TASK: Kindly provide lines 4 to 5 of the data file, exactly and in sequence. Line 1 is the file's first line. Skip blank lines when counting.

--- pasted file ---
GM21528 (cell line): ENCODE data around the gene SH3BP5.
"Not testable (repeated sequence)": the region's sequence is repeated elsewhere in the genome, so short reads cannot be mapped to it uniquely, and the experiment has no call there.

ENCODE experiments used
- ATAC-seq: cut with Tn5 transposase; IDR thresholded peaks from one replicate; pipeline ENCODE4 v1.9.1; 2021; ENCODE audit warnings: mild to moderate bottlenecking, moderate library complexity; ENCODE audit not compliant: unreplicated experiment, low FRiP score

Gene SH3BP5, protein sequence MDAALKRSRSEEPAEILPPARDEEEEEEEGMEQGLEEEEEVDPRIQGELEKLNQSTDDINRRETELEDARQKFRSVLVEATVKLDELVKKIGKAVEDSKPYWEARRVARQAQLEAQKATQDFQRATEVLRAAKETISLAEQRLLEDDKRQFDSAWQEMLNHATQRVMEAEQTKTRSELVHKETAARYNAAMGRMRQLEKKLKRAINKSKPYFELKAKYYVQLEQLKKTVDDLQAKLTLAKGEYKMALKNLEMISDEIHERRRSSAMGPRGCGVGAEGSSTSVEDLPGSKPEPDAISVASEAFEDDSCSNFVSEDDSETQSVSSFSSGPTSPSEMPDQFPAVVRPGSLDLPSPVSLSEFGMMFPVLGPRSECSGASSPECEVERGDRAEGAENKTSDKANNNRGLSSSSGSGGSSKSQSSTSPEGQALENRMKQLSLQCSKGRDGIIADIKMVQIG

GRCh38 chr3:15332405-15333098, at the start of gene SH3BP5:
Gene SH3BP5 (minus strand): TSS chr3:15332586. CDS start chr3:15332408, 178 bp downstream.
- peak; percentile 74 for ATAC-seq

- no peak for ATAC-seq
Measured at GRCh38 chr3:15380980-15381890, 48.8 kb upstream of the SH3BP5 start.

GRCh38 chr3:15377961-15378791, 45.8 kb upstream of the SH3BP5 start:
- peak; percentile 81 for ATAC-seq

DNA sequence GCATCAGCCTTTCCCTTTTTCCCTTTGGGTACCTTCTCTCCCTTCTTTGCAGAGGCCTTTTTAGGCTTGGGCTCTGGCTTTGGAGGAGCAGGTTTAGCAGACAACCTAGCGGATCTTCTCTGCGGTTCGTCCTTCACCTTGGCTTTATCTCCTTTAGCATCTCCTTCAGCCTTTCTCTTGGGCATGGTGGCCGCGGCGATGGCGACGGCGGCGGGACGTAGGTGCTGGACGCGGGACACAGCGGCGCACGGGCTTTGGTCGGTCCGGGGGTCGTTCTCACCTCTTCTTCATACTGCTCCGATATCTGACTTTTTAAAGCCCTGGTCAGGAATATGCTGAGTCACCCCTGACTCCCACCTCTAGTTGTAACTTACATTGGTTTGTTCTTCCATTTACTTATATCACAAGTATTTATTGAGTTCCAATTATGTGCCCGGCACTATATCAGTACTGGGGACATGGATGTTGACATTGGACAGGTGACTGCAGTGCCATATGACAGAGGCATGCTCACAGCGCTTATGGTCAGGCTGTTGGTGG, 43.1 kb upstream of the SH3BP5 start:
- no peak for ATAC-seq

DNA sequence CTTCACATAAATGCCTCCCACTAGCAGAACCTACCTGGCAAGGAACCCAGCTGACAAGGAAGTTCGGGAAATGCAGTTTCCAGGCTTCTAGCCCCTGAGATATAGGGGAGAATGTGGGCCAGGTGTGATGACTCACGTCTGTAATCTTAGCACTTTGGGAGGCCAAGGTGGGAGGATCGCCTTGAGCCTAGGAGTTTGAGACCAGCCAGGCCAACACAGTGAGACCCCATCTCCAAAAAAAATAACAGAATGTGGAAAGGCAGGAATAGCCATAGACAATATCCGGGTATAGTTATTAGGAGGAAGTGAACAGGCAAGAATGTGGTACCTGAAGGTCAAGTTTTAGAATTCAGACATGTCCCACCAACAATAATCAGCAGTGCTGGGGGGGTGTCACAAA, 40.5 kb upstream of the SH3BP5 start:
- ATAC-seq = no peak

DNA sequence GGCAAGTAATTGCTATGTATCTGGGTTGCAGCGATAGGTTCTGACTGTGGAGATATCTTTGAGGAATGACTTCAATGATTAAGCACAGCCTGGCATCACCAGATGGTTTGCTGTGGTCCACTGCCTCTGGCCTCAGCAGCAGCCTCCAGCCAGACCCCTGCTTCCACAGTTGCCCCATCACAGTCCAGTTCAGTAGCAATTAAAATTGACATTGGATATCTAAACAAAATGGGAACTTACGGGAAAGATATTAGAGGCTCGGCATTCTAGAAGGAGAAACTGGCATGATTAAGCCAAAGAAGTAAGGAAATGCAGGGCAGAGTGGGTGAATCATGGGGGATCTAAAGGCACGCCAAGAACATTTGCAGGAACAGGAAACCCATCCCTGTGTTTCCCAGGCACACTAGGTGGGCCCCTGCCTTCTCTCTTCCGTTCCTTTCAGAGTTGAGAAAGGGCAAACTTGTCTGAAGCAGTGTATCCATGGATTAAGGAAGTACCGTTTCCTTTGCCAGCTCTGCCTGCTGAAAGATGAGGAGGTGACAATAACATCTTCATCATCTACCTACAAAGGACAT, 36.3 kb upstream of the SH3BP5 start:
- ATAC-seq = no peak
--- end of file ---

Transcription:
- ATAC-seq: cut with Tn5 transposase; IDR thresholded peaks from one replicate; pipeline ENCODE4 v1.9.1; 2021; ENCODE audit warnings: mild to moderate bottlenecking, moderate library complexity; ENCODE audit not compliant: unreplicated experiment, low FRiP score

Gene SH3BP5, protein sequence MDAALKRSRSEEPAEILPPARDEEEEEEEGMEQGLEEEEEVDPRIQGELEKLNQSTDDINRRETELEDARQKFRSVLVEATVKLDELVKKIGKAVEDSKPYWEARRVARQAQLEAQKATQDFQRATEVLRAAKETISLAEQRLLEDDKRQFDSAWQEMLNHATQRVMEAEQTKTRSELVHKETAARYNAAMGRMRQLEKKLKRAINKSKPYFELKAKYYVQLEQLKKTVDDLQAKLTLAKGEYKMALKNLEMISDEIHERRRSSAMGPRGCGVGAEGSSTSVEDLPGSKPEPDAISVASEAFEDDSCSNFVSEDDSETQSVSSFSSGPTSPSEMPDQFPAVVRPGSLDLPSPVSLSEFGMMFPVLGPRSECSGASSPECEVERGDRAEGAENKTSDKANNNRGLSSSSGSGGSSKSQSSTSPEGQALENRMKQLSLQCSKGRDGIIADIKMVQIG